In more ways than one, Marcus Nispel's re-imagining of the famous pulp novel series (and character) "Conan the Barbarian" certainly brings the pain. A high-budget action picture limited to the sounds of grunts, battle cries, and an occasional line of ridiculous dialogue; this latest addition to the almost decidedly short list of adaptations - for this franchise - is a brutal, noisy, mind-numbing and arguably tedious exercise in how much genre formula we can take. Some will gladly deal with the clichés and enjoy the ride as something wild and even something rather "new"; but unless I'm mistaken, most people won't find it the slightest bit possible to look past the rules of a critic in order to have a good time at the movies; free of complexities, and filled with guilt.
I'm all for guilty entertainment; there are a lot of action movies that I'm a fan of, and some of them aren't necessarily what most critics would call "good". But when it comes to Nispel's newest film, there's only so much that one can take in during one (nearly) two-hour viewing; the director - who displayed some considerable visual craft in both the remakes for "Friday the 13th" and "The Texas Chainsaw Massacre" - throws a massive amount of carnage at his audience and it arrives full throttle. It's in-your-face-action; just like you probably asked for. Perhaps that's enough to inspire some considerable awe for you; but for me, can I truly think anything besides that I've simply seen much, much better?
Once again, Nispel delivers a film devoid of surprises; as it follows the path of a generic genre picture, and in a way, I get this strange feeling that perhaps it's proud of its familiarity. It could very well be embracing its clichés with all the cheap, sometimes down-right stupid dialogue present; not to mention the crude blending of CGI images with live-action set pieces. Nevertheless, I'm just not feeling it.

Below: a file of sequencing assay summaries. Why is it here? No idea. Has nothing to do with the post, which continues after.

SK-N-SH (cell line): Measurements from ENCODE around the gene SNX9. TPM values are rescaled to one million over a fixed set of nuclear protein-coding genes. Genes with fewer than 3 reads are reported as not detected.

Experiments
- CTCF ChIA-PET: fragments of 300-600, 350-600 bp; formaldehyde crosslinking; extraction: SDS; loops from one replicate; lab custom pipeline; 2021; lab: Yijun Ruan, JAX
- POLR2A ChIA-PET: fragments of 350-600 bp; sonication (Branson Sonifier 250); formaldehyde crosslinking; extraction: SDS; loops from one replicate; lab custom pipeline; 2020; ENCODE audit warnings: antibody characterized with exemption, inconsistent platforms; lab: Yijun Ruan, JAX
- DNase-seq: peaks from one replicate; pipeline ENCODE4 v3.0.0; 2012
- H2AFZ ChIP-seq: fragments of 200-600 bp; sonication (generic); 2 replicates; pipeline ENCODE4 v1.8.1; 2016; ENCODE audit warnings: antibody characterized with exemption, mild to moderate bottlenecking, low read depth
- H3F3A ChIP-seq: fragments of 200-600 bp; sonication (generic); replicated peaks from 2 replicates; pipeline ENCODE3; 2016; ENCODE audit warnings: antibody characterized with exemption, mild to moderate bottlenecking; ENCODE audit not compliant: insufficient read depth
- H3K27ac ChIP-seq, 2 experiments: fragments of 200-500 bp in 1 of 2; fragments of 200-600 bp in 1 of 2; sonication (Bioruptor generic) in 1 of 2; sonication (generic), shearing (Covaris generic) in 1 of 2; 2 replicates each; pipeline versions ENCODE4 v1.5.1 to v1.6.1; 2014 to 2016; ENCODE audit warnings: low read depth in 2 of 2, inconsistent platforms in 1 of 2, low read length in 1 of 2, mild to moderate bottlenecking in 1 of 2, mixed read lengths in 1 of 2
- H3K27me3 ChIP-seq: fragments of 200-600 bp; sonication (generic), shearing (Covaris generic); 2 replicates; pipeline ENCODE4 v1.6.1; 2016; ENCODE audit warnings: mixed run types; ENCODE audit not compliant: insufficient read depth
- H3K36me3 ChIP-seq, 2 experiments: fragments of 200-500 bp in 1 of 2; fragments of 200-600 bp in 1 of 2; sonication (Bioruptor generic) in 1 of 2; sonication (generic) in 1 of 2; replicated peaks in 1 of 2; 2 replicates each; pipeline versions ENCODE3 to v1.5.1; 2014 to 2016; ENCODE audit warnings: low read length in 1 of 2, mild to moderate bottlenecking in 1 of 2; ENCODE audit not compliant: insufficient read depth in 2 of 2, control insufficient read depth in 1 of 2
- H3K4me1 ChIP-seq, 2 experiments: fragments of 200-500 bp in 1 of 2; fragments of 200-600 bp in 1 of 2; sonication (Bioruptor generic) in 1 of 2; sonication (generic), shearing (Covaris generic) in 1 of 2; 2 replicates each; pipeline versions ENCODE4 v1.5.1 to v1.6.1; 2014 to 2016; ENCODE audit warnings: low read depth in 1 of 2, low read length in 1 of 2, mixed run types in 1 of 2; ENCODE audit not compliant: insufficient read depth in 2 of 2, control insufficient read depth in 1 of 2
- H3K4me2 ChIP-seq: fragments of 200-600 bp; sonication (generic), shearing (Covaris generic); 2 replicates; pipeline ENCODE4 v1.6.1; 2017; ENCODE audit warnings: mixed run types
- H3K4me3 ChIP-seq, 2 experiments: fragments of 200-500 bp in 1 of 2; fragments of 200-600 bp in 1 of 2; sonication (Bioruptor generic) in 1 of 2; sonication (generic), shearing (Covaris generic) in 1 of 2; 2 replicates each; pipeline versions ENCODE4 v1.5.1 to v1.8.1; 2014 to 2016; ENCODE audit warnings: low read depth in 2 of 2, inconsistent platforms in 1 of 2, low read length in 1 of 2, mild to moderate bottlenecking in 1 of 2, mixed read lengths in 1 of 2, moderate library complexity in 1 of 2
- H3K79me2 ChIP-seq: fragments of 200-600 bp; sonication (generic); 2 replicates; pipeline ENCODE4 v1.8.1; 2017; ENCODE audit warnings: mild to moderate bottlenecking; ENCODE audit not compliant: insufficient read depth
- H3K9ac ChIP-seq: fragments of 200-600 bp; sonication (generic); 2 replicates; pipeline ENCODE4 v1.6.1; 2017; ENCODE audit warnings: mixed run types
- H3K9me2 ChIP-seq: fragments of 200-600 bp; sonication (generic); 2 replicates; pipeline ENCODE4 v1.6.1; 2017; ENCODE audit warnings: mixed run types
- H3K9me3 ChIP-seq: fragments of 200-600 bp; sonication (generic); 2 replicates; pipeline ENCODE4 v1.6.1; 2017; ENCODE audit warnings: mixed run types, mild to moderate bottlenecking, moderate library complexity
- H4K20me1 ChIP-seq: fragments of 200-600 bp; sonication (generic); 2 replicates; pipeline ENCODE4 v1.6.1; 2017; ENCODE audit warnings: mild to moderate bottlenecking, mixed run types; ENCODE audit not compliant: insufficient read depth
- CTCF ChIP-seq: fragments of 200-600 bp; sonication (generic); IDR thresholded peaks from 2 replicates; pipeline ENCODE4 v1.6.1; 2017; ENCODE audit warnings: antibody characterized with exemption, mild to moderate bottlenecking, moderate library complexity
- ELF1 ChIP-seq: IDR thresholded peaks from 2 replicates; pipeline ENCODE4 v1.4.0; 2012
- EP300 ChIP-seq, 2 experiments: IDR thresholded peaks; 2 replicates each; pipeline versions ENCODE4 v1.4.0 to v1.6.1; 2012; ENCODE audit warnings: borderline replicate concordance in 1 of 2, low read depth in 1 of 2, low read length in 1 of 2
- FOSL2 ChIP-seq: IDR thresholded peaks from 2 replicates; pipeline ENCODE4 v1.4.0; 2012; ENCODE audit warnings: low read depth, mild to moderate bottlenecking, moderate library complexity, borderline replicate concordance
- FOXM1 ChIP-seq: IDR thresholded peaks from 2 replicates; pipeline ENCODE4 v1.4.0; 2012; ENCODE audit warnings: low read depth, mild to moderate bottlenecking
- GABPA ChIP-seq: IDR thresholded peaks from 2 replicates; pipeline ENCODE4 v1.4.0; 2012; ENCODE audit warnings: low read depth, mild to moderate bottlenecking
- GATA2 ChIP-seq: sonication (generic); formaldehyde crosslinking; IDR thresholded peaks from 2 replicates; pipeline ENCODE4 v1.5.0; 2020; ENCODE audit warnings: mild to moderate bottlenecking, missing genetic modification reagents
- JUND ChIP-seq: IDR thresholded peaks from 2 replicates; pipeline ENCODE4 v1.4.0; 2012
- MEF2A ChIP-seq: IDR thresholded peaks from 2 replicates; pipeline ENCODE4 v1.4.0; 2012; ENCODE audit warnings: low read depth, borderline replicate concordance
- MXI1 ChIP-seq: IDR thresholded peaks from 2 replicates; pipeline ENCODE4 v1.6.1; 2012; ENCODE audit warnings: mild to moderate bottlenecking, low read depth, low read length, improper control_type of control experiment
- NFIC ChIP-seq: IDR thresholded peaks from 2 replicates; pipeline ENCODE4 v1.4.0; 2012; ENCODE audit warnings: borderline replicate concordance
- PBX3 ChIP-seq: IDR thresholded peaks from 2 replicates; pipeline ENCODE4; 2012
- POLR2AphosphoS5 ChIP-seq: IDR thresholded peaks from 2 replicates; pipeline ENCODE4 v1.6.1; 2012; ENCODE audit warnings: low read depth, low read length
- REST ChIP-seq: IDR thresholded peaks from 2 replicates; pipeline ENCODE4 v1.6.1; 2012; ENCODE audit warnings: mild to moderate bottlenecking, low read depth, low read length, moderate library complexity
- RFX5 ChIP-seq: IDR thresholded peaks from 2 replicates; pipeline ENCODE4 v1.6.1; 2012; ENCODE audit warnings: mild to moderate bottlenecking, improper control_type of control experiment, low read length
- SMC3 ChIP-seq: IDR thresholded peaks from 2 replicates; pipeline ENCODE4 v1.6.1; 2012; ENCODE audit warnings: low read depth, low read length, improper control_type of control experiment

I don't feel like describing the plot in too much detail. So here's the thing in all its utter simplicity: you've got young Conan (played by Leo Howard as a child and Jason Momoa as an adult). He's the son of a barbarian, with his father (Ron Perlman) being the leader of the tribe. Conan was born on the battlefield and in a sense, he was also raised there. This is the only place where he feels, well, content; understandable, since combat was taught to him at a genuinely young age (he displayed some awful good skill when he arrived home to the tribe with the heads of several enemy tribe members; all of whom he killed single-handedly).